Review

POWER QUEST Sixth Dimension

Album · 2017 · Power Metal
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4/5 ·
DippoMagoo
There have been quite a few comeback releases from well-established bands recently, and perhaps my most anticipated of all, Sixth Dimension, the sixth full-length release from the UK power metal band Power Quest, is set to be released in mid-October. I’ve been a fan of the band for a long time, with their previous release Blood Alliance, in particular, being one of my top power metal albums of this decade, so I was excited for anything the band would do in the future, which made it very disappointing when shortly after the release of that album, keyboardist and bandleader Steve Williams announced the band was done, because he didn’t think he could afford to continue with it anymore from a financial standpoint. Happily, six years later, through the help of crowdfunding, the band has been able to make a full comeback, first with the EP Face the Raven in 2016, and now with Sixth Dimension itself in 2017, set to be released by Inner Wound Recordings. I had high hopes for the album, and it certainly delivers!

In their early days, Power Quest played a very energetic brand of super speedy power metal, in the same style as DragonForce. In fact, Steve Williams actually formed the band after leaving DragonHeart, the original form of DragonForce, and guitarist Sam Totman was actually on the band’s first two albums, Wings of Forever and Neverworld. The one key element that has always set the band apart has been Steve’s very retro sounding keyboards, which have always dominated the band’s music and this was especially noticeable on an album like Magic Never Dies, a career highlight, which maintained some of the speed of their first two albums, while also showing the band moving to a lighter sound. This continued on Master of Illusion, the band’s least popular album to date, which dropped a lot of the speed and was a very light album overall, though I personally still enjoyed it a fair bit. After that, Steve fired all his bandmates and brought in an entirely new lineup for Blood Alliance, which brought back some of the speed, while also showing the band incorporating elements of classic Hard Rock and AOR, making for a varied but extremely melodic album which stands to date as my personal favorite by the band.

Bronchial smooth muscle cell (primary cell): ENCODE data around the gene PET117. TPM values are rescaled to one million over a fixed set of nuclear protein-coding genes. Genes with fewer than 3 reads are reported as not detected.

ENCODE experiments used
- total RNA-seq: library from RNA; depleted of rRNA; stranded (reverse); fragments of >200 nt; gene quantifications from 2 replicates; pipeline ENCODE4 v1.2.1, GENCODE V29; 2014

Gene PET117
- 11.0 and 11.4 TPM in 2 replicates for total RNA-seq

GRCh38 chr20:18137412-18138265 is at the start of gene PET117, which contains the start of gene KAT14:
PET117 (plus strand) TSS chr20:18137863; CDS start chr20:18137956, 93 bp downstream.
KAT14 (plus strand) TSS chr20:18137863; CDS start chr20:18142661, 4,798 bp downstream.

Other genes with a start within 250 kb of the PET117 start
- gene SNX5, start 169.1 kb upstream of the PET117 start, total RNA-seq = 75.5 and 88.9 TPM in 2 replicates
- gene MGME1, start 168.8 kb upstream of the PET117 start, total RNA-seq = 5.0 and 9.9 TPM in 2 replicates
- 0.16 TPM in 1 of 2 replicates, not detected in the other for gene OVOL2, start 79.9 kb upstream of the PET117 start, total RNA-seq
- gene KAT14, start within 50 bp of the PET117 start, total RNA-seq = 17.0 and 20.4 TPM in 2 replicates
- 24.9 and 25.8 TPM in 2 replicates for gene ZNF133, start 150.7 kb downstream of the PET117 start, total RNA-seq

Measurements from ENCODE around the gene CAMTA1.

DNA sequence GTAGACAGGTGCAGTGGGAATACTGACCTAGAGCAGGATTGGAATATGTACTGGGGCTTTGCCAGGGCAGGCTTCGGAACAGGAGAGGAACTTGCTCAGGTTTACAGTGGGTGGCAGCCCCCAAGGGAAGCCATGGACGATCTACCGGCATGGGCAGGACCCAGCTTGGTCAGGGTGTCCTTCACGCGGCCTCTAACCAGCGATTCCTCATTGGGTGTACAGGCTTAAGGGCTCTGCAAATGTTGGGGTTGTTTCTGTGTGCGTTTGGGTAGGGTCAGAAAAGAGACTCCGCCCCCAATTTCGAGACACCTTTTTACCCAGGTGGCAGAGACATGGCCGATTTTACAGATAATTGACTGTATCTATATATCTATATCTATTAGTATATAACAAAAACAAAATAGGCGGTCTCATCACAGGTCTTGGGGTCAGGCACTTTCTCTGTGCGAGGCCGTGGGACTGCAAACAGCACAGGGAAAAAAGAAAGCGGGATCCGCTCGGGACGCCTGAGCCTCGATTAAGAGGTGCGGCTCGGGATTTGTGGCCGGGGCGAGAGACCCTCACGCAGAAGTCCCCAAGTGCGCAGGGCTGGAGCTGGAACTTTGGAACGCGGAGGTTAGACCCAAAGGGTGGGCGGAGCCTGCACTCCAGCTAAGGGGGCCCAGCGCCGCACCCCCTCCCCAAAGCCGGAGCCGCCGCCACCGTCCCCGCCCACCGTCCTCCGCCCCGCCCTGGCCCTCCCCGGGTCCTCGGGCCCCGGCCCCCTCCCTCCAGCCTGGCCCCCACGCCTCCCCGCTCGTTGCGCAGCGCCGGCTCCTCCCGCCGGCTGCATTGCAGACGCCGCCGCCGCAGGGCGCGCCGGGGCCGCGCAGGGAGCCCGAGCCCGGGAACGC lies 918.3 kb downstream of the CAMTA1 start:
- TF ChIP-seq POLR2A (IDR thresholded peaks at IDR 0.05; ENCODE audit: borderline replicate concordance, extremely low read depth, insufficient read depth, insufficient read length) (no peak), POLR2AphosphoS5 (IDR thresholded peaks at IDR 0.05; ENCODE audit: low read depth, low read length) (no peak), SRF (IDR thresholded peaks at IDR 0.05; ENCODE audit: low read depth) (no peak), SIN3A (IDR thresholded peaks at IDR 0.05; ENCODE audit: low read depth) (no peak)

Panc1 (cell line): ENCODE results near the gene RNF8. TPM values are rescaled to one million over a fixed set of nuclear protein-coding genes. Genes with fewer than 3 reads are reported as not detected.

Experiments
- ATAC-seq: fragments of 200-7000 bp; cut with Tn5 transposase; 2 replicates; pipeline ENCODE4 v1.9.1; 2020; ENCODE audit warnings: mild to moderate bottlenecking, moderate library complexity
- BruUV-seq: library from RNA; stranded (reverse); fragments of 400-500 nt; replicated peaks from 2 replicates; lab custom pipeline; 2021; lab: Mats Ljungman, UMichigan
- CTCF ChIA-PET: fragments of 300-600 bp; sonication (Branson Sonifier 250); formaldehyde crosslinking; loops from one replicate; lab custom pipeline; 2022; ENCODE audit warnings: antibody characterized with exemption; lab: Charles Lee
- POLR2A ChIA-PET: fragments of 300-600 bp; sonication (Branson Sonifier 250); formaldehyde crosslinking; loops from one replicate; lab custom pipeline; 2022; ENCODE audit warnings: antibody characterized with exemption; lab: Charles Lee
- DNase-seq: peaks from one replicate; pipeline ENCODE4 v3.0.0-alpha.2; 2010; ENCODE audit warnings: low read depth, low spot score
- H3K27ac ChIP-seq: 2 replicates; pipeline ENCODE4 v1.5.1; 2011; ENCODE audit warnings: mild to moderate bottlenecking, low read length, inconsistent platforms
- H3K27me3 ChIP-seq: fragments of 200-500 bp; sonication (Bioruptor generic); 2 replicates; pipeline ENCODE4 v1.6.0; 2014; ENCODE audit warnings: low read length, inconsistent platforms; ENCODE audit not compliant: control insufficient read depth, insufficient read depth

Which brings us to Sixth Dimension, with Steve again making some changes, this time keeping bassist Paul Finnie and drummer Rich Smith, while bringing in new guitarists Andy Kopczyk and Glyn Williams, as well as new vocalist Ashley Edison. The band made references to Neverworld while promoting the album, even calling their crowdfunding campaign Guardians of Neverworld, a line which appears on the track “Kings and Glory”, so it’s no surprise that a few of the tracks here have a very classic feel to them, complete with the speed and energy fans would expect from the band. At the same time, the more mellow hard rock and AOR elements from more recent elements are still very much in place here, with some of the tracks being very slowed down and more laid back, so there’s a nice variety of the songs here, and from a songwriting perspective, every song here is excellent, very melodic and very catchy, with a couple tracks having some harder hitting riffs than usual. Musically, there’s a bit more guitar presence than normal on this album, which makes sense because Steve apparently wrote the songs using a guitar this time around, but his keys are still very prominent on most tracks and still have a very 80’s sound to them, as always, which helps give all the songs that distinct Power Quest feel.

The one change I was most nervous about was in the vocals department, as I wasn’t too excited by Ashley Edison when I first heard him on the title track of Face the Raven, which also appears on this album along with “Coming Home”, but overall I think he does a pretty solid job. He has a deep and gritty voice, which helps give the music a bit of an extra edge., and he has a smooth delivery that works well on most tracks, with his mid-range vocals generally being excellent, but I find sometimes when he stretches for high notes his voice becomes a bit grating, and take away from the music. He does a nice job throughout the album, though, and those high notes only really bother me on “Face the Raven” and “Revolution Fighters”.